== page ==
In the cemetery of Montmartre, you can see the burial of one of the strangest dynasties in the history of France. That of the Sanson family, executioners from father to son from 1688 to 1847.
Charles Sanson (1635 – 1707)
Charles Sanson, born in 1635, gave his family the responsibility of more than a century and a half of executions, marrying Marguerite Jouënne, daughter of the executioner of Dieppe. Charles became in 1688 executioner of Paris.
Charles Sanson II (1681-1726)
To Charles Sanson succeeds… Charles Sanson. Same name, same profession. He was the executioner of the bandit Cartouche, beat up Place de Greve on 28 November 1721.
Jean-Baptiste Sanson (1719-1788)
At the age of seven, Jean-Basptiste witnessed all kinds of torture, and completed his first execution at the age of 18. Struck by an attack that left him half paralyzed in 1754, he passed the torch to his son Charles-Henri.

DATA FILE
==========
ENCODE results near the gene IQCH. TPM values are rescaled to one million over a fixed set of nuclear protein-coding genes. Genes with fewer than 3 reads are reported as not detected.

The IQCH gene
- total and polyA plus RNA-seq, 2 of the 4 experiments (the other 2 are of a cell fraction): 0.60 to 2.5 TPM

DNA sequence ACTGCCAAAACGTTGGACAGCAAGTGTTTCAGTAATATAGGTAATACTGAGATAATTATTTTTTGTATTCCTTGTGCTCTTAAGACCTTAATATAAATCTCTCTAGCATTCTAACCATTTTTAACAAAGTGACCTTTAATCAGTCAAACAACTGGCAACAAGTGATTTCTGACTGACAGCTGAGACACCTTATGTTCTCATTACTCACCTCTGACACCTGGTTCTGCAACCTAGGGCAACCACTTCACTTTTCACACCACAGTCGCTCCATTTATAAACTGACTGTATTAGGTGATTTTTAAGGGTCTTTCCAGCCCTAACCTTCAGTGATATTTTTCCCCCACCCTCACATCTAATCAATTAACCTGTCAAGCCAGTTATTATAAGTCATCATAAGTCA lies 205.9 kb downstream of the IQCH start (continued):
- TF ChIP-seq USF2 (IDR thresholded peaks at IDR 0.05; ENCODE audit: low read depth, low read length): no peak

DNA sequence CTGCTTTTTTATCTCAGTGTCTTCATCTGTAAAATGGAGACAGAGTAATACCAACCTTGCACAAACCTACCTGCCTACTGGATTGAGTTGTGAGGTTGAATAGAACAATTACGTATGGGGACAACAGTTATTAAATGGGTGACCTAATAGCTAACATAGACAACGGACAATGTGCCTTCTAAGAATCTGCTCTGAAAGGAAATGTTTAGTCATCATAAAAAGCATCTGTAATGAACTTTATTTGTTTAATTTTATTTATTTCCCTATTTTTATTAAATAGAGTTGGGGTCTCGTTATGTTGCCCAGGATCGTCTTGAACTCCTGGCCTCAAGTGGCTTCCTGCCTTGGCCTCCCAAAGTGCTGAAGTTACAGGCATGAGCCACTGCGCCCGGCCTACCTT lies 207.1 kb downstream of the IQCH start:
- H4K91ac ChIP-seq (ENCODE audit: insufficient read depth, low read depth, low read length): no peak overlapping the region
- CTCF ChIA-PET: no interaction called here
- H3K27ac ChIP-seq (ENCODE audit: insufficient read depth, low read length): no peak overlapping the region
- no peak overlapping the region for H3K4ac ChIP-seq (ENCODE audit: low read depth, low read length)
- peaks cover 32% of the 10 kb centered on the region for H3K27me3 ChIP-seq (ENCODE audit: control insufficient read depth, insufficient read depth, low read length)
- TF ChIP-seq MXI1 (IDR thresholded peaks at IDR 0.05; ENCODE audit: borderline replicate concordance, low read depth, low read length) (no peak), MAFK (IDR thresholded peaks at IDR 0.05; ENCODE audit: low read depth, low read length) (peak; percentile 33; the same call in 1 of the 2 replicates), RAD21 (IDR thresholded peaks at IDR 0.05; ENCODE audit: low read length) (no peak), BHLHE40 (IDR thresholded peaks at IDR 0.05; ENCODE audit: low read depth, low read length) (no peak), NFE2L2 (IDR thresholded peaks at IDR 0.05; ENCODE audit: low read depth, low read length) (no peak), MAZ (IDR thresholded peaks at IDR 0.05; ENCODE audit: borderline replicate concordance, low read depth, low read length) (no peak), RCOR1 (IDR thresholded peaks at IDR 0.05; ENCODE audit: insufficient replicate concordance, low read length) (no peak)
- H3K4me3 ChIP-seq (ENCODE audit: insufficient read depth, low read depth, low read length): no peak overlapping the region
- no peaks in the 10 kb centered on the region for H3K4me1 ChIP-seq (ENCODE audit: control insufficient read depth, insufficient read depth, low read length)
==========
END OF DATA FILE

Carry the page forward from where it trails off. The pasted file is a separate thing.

Charles-Henri Sanson (1739-1806)
Charles-Henri is the one who used for the first time the guillotine, during the execution in 1792 of the criminal Nicolas-Jacques Pelletier. He executed then Louis XVI, Marie Antoinette, Charlotte Corday, Danton, Madame Dubarry, Robespierre…
His son, Henri, took his place from 1795.
Henri Sanson (1767-1840)
Henri assisted his father in a large number of executions during the French Revolution. He was himself the executor of Fouquier-Tinville, and, in 1820, of Louis Pierre Louvel, assassin of the Duc de Berry.
Henri-Clément Sanson (1799-1889)
The last executioner was Henri-Clément Sanson, dismissed in 1847.
Only Charles-Henri, the executioner of the Revolution, Henri and his grandson Henri-Clément are buried in the cemetery of Montmartre. On February 24, 1829, Henri bought a land for his father, his son and himself. The engraving “Sanson family” nevertheless reminds us the extraordinary history of the whole dynasty.